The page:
Wednesday, November 30, 2011

Dignity in the Details: Graham's Inspired "The Wind in the Willows"

Photo by Adele Annesi
As a former Scholastic editor, I'm interested in classic stories, particularly those with good illustrations. While visiting friends over the Thanksgiving weekend, I saw in their bookshelves the golden anniversary edition of author Kenneth Grahame's 1909 landmark The Wind in the Willows published by Charles Scribner's Sons in 1959 with gallery quality illustrations by Ernest H. Shepard, and a lesson on the art and craft of writing in the preface by Frances Clarke Sayers. 

Sayers said this:

Photo by Adele Annesi
"Much of the success of his [Shepard's] mingling of two worlds is due to Kenneth Graham's inspired choice of detail. With a sureness that never transgresses the actuality of either world, he instinctively selects the appropriate object which makes the animal human. When Mole is being traced by Rat, having foolishly gone off to the wild wood on his own, it is not by his paw print that Rat indentifies Mole's trail, but by the imprint of his galoshes!"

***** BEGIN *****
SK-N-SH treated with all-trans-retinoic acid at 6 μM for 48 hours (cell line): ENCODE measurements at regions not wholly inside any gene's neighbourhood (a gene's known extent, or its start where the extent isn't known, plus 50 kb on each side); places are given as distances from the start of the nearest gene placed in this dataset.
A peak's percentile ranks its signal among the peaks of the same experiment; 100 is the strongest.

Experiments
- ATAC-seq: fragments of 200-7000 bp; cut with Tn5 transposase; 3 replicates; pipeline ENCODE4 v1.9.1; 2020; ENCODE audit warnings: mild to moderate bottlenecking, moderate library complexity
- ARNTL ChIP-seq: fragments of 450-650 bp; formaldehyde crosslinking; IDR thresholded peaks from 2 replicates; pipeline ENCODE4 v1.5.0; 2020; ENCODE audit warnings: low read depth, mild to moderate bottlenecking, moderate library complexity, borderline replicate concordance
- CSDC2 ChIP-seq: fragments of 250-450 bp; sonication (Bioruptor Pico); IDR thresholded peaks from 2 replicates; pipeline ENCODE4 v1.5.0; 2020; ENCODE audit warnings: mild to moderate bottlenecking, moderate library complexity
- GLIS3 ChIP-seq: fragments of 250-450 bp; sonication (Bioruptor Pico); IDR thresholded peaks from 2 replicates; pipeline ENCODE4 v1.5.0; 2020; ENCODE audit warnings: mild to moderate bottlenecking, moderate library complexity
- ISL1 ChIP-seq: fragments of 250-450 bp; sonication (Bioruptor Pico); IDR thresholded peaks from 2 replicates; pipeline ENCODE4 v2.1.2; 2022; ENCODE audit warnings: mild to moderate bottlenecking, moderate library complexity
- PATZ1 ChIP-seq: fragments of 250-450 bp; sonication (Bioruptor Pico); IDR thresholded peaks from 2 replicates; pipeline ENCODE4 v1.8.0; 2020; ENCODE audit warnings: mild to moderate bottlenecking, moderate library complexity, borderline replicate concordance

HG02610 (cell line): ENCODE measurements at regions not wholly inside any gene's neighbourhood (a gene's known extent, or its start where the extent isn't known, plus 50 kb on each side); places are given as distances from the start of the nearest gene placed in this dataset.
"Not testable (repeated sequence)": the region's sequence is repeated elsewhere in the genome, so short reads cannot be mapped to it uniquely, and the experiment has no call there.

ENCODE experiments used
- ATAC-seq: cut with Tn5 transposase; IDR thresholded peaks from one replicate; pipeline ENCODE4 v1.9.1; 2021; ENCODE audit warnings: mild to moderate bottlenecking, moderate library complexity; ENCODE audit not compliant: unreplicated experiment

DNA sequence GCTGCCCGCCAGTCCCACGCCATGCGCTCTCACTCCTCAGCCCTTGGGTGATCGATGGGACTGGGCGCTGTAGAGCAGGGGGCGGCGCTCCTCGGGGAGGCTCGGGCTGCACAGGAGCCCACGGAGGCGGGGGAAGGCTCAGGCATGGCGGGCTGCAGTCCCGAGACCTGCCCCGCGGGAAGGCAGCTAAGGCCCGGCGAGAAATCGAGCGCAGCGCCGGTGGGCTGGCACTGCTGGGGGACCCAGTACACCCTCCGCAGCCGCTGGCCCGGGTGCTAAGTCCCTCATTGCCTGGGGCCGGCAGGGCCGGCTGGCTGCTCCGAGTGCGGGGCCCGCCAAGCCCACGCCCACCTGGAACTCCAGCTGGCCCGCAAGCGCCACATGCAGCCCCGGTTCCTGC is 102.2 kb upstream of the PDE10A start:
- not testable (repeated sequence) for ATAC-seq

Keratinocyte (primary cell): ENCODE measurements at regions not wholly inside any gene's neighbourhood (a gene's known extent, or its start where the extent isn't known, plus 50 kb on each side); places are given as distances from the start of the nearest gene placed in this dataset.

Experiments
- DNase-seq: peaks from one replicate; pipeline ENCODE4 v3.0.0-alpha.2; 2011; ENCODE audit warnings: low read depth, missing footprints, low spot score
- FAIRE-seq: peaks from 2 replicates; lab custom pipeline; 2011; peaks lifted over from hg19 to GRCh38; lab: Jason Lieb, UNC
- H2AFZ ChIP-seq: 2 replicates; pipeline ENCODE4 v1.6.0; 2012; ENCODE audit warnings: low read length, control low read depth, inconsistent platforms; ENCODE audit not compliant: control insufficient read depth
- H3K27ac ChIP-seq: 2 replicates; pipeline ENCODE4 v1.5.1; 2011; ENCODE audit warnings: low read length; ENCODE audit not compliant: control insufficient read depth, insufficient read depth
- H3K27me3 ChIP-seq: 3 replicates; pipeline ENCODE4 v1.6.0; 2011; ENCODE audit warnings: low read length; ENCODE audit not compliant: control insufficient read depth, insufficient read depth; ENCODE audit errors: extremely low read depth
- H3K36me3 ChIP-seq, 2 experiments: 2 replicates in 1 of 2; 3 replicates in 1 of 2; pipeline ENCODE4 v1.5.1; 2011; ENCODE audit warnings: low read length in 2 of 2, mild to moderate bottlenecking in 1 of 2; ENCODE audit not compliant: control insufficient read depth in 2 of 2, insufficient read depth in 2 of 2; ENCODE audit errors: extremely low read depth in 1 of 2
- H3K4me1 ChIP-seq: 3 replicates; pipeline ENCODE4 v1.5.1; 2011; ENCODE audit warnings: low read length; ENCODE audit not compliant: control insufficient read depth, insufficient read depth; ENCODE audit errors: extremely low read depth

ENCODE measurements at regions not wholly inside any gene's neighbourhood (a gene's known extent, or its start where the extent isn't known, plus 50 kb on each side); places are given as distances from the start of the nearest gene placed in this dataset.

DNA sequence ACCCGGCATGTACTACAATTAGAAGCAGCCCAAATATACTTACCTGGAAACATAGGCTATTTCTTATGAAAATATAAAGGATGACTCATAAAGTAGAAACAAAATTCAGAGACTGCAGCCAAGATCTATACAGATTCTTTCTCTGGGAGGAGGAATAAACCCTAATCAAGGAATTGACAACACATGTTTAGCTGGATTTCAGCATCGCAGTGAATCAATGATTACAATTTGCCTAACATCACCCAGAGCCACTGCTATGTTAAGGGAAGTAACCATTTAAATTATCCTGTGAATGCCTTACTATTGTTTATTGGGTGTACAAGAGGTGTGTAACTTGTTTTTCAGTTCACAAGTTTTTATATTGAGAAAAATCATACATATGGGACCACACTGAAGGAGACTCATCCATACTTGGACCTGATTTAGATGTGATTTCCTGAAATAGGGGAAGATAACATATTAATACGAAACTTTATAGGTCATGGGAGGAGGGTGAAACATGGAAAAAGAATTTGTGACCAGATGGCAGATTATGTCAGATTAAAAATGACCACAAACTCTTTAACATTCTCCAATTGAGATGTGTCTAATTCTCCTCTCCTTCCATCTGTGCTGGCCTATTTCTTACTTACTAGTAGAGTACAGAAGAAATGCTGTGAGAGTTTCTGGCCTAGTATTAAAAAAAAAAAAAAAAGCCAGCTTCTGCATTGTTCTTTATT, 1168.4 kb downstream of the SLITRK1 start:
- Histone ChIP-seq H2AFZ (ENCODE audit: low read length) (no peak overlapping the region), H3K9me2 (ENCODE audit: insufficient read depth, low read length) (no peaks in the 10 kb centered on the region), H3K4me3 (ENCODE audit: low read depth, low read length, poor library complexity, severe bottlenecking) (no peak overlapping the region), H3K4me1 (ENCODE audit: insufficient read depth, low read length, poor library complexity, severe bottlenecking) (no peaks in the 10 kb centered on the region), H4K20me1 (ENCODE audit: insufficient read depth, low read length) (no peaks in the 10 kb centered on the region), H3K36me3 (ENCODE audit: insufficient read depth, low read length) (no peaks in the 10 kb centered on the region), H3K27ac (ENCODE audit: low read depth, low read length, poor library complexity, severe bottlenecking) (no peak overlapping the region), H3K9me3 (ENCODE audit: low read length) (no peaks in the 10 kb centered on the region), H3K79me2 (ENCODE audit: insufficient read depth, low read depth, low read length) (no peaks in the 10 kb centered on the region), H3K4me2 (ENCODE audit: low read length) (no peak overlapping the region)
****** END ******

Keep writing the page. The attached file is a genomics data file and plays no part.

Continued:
Photo by Adele Annesi

The key to detail is select that which doesn't transgress the "actuality of either world." For writers who are blending worlds or genres, look for the appropriate object that identifies one world with the other, in this case shoeprints instead of paw prints.

Tip: What story are you working on that blends two genres or worlds? Consider how you can mingle the two in a way that connects one with the other without abrogating either. Share your results with us.


Connie Keller said...

What a great post! Thanks.

Adele Annesi said...

Glad it was helpful!